Grandma knew the cures
for scraped knees and upset tummies;
she even had advice for healing
broken hearts and troubled souls;
her kind ways minimized scarring
from the inevitable falls in life.
But I wish she’d shared the secret
of how I’d survive without her,
or how to get over missing her
when holidays and birthdays roll ’round.
Maybe only time can heal this wound.
She died, and my head felt dizzy as if water surrounded me,
searching for my bearings as I struggled to accept the loss.
And then he died, and I felt engulfed in tidal waves,
ebbing and flowing between my loss and his new peace.
But I’m now caught in an eddie in the sea of grieving,
kicking to stay afloat; stroking to soothe my soul as yet
a younger family member is unexpectantly called home.
Yet I know I’ll not drown for my life raft of inner strength
keeps me afloat as I row toward calmer days.
He left, but he didn’t leave us.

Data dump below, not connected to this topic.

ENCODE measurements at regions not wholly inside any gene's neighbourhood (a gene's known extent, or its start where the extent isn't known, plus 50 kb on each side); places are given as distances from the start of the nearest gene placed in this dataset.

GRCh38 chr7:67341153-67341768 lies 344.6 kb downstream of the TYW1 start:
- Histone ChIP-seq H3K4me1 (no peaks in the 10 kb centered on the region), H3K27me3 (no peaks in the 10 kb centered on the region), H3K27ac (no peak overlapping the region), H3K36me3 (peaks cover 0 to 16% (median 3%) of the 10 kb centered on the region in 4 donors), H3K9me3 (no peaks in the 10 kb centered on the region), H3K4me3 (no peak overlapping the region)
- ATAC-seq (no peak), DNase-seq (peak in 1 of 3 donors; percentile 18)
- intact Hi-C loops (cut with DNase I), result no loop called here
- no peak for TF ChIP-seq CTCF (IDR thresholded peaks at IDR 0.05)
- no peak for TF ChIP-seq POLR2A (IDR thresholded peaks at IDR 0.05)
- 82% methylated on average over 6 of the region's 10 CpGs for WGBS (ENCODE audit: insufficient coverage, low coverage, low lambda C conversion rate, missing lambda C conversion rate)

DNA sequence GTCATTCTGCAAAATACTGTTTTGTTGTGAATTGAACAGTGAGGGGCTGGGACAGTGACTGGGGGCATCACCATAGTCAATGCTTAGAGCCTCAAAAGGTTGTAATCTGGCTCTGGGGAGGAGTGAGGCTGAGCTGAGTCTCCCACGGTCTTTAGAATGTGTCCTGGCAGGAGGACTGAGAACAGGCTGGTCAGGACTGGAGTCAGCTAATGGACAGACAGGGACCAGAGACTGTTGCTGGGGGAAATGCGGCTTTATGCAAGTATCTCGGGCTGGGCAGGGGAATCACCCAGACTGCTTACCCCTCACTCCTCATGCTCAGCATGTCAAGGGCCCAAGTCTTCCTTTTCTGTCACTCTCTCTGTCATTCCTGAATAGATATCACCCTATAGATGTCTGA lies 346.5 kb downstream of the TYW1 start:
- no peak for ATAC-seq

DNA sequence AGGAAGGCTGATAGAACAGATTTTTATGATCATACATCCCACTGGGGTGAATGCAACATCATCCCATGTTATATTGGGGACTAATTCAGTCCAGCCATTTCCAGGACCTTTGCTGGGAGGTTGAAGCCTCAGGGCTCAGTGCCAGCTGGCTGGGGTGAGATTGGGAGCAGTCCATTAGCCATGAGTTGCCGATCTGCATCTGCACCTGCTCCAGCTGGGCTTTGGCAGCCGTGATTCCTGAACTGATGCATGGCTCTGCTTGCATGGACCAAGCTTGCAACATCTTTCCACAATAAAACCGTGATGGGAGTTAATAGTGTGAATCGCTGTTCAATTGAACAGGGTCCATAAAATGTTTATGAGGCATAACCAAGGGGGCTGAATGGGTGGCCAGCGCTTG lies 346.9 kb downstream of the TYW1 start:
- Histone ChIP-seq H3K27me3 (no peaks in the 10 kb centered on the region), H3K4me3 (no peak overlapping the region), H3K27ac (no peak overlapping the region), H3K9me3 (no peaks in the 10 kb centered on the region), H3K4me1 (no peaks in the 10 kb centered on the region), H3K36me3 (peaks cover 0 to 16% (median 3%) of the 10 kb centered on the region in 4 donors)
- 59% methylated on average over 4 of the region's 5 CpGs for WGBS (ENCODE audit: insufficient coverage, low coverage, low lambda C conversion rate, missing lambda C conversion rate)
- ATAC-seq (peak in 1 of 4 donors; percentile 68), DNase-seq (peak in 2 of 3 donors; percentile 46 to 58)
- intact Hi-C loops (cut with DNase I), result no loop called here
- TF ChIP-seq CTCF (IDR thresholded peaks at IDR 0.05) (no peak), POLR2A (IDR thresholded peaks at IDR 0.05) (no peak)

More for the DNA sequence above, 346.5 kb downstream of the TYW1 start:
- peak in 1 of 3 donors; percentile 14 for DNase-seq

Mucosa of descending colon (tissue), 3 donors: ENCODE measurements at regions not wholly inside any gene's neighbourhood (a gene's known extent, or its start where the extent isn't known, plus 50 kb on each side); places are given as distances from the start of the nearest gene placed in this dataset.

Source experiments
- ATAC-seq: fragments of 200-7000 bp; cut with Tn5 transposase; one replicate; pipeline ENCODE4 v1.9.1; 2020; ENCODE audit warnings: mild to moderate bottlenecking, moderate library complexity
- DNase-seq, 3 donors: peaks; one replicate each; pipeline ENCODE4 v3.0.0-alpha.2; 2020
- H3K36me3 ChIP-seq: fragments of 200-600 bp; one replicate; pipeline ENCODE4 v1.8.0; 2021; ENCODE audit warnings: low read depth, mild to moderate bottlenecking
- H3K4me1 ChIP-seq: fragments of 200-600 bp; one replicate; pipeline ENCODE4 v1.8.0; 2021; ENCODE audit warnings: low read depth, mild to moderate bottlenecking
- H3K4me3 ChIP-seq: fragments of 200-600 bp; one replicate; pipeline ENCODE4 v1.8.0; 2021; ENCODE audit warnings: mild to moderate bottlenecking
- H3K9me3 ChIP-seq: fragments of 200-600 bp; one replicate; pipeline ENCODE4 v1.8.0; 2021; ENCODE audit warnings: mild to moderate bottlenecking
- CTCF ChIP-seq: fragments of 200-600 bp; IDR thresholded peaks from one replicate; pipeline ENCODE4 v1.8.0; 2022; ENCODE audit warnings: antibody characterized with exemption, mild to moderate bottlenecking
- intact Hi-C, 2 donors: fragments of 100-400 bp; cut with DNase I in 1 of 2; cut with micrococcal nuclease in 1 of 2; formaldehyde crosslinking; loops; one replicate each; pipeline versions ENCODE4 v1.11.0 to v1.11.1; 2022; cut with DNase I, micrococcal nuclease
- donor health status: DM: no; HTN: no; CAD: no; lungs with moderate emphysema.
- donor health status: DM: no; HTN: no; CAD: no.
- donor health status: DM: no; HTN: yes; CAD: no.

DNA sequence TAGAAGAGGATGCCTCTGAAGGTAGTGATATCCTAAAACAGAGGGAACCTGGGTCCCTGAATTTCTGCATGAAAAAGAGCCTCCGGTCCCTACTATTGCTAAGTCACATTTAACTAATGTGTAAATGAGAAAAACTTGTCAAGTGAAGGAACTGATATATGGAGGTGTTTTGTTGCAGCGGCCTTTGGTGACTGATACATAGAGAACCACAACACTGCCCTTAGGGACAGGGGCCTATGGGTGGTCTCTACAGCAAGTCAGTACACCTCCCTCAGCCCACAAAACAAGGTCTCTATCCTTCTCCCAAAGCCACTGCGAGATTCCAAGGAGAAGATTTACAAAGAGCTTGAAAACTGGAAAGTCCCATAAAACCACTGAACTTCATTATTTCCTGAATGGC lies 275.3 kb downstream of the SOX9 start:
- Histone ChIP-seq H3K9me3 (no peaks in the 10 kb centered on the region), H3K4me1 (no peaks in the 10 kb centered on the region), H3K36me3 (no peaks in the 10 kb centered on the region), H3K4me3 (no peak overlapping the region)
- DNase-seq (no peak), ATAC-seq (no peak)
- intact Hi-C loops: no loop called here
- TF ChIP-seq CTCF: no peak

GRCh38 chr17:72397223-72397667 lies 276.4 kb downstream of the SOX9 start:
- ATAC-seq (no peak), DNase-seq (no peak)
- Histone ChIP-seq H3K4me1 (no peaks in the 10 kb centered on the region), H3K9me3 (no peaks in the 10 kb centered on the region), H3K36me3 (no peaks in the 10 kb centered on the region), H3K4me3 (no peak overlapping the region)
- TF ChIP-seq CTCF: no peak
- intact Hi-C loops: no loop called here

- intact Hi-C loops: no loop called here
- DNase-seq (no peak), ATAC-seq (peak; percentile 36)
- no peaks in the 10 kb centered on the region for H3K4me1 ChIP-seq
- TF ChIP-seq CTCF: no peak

Memories flood my mind,
flowing so fast at times I
stop to let them absorb me.
I’m reminded how he filled our lives,
how his wisdom seeped throughout,
how his generosity spilled over,
how his love melted our hearts.
I see him when I look in the mirror,
when I watch his children garden,
when I watch the grandchildren play,
or when I look into the clear, blue sky.
Yes, he left, but he didn’t leave us.
Distressed beyond repair,
his body broken down,
years of daily living
finally take their toll.
Assistive, caring hands,
help bring a calm resolve,
labored, shallow breaths
replaced by even sounds.
As we sit here by his side,
listening to him sleep, his
quiescent repose grants
peace to grieving hearts.